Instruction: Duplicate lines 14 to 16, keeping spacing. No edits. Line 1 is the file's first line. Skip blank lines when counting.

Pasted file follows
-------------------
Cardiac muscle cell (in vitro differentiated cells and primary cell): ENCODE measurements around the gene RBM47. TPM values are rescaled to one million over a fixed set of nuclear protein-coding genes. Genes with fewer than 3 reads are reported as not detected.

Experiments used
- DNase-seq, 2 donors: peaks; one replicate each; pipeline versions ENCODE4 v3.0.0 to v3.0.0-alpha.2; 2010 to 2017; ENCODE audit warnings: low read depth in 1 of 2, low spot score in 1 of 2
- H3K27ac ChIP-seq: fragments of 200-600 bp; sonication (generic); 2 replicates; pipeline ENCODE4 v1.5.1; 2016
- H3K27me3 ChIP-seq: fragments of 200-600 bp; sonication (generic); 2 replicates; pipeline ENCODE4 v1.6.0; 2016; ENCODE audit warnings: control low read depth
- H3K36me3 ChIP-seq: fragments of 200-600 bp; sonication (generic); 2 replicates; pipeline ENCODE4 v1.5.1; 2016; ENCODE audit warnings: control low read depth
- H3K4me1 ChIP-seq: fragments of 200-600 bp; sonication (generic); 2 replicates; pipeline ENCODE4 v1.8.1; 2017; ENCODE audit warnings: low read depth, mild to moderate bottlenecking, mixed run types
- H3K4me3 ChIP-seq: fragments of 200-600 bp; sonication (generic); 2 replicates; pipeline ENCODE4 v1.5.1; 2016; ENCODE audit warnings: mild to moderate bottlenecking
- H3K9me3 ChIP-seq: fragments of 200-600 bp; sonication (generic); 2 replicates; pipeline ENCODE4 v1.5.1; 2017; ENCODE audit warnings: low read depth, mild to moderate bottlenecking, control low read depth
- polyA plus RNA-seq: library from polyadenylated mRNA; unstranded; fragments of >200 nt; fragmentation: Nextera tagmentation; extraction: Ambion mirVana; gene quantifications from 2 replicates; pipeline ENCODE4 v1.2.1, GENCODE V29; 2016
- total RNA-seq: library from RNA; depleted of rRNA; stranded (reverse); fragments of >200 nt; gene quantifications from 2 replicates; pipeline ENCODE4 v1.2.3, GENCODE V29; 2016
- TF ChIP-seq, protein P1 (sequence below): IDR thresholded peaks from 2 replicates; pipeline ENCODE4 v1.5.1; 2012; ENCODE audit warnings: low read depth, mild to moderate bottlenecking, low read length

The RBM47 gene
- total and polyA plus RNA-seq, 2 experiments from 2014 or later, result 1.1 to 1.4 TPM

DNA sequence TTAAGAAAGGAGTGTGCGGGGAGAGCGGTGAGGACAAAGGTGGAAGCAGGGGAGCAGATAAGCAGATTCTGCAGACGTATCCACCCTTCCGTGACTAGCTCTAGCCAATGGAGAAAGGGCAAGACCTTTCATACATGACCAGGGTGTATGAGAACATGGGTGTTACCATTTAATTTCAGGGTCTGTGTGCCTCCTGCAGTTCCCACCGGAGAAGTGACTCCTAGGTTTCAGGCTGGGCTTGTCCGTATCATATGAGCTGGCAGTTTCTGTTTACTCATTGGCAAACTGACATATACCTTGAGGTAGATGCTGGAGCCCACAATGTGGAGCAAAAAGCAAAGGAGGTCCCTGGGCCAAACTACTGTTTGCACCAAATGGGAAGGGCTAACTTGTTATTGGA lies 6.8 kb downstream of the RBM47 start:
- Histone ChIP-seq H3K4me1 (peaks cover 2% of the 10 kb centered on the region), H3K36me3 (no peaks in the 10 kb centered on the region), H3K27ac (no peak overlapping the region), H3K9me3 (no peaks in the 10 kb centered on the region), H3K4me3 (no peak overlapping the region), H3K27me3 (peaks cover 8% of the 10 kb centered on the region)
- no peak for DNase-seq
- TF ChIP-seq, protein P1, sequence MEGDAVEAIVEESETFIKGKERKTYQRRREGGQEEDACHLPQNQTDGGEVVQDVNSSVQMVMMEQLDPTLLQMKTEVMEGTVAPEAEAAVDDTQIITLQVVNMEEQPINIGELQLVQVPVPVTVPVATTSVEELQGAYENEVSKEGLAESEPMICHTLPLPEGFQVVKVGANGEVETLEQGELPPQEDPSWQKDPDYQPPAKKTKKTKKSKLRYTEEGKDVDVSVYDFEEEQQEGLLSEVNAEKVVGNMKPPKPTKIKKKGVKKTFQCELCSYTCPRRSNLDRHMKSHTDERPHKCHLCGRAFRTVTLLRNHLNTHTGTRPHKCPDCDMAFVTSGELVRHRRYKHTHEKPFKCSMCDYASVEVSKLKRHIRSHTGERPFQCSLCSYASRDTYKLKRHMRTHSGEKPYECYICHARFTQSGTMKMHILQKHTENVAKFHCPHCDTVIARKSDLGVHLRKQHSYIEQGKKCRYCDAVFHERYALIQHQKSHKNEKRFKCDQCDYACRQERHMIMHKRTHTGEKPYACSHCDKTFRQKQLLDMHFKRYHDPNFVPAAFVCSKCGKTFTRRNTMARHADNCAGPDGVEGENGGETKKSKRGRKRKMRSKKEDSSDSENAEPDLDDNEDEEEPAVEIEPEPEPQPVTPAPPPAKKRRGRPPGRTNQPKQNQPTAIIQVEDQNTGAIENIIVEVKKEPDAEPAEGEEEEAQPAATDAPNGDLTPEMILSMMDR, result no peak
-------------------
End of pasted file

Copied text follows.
- total and polyA plus RNA-seq, 2 experiments from 2014 or later, result 1.1 to 1.4 TPM

DNA sequence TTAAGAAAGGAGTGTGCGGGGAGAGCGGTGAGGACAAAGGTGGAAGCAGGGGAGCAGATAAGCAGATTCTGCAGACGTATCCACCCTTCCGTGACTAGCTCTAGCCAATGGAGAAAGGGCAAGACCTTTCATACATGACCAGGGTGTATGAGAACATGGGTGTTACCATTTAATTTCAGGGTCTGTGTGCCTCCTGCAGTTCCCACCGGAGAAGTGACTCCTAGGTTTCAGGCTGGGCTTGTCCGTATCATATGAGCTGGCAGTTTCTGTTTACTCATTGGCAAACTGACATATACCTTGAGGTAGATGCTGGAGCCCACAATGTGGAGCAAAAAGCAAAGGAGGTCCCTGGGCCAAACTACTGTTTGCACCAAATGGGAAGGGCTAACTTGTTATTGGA lies 6.8 kb downstream of the RBM47 start:
- Histone ChIP-seq H3K4me1 (peaks cover 2% of the 10 kb centered on the region), H3K36me3 (no peaks in the 10 kb centered on the region), H3K27ac (no peak overlapping the region), H3K9me3 (no peaks in the 10 kb centered on the region), H3K4me3 (no peak overlapping the region), H3K27me3 (peaks cover 8% of the 10 kb centered on the region)